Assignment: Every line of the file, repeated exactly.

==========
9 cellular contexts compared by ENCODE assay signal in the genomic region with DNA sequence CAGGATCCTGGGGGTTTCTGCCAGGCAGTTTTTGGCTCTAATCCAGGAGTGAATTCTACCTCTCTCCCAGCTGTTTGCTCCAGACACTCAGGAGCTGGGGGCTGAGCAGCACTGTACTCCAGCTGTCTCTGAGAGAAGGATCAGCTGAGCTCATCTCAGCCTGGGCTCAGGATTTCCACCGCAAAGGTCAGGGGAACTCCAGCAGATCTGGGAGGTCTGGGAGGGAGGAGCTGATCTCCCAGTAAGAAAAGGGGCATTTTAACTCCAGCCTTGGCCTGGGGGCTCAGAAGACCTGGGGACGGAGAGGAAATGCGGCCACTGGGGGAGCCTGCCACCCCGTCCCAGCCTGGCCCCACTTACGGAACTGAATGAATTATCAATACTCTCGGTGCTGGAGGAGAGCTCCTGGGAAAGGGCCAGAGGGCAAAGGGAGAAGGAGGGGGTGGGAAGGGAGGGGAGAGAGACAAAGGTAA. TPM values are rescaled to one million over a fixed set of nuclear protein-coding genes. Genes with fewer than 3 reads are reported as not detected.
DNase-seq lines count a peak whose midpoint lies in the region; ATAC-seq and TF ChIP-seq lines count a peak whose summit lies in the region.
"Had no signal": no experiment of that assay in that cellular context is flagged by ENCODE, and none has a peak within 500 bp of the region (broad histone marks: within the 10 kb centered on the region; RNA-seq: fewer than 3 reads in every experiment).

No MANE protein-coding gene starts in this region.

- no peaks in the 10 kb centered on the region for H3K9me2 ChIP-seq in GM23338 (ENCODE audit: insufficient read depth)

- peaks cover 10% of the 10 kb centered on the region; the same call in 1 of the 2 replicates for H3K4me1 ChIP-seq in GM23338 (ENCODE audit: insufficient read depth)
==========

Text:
9 cellular contexts compared by ENCODE assay signal in the genomic region with DNA sequence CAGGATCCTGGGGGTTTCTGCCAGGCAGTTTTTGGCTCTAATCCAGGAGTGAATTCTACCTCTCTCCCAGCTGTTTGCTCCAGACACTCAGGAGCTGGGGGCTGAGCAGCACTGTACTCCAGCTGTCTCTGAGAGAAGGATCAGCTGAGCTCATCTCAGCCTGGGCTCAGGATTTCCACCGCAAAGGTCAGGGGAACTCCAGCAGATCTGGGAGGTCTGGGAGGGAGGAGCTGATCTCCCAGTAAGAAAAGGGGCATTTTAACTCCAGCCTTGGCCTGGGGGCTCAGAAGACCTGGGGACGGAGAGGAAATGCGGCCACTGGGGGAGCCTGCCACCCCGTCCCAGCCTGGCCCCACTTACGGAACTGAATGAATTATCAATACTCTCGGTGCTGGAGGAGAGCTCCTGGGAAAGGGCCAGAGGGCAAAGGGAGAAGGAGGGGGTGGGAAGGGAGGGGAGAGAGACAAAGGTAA. TPM values are rescaled to one million over a fixed set of nuclear protein-coding genes. Genes with fewer than 3 reads are reported as not detected.
DNase-seq lines count a peak whose midpoint lies in the region; ATAC-seq and TF ChIP-seq lines count a peak whose summit lies in the region.
"Had no signal": no experiment of that assay in that cellular context is flagged by ENCODE, and none has a peak within 500 bp of the region (broad histone marks: within the 10 kb centered on the region; RNA-seq: fewer than 3 reads in every experiment).

No MANE protein-coding gene starts in this region.

- no peaks in the 10 kb centered on the region for H3K9me2 ChIP-seq in GM23338 (ENCODE audit: insufficient read depth)

- peaks cover 10% of the 10 kb centered on the region; the same call in 1 of the 2 replicates for H3K4me1 ChIP-seq in GM23338 (ENCODE audit: insufficient read depth)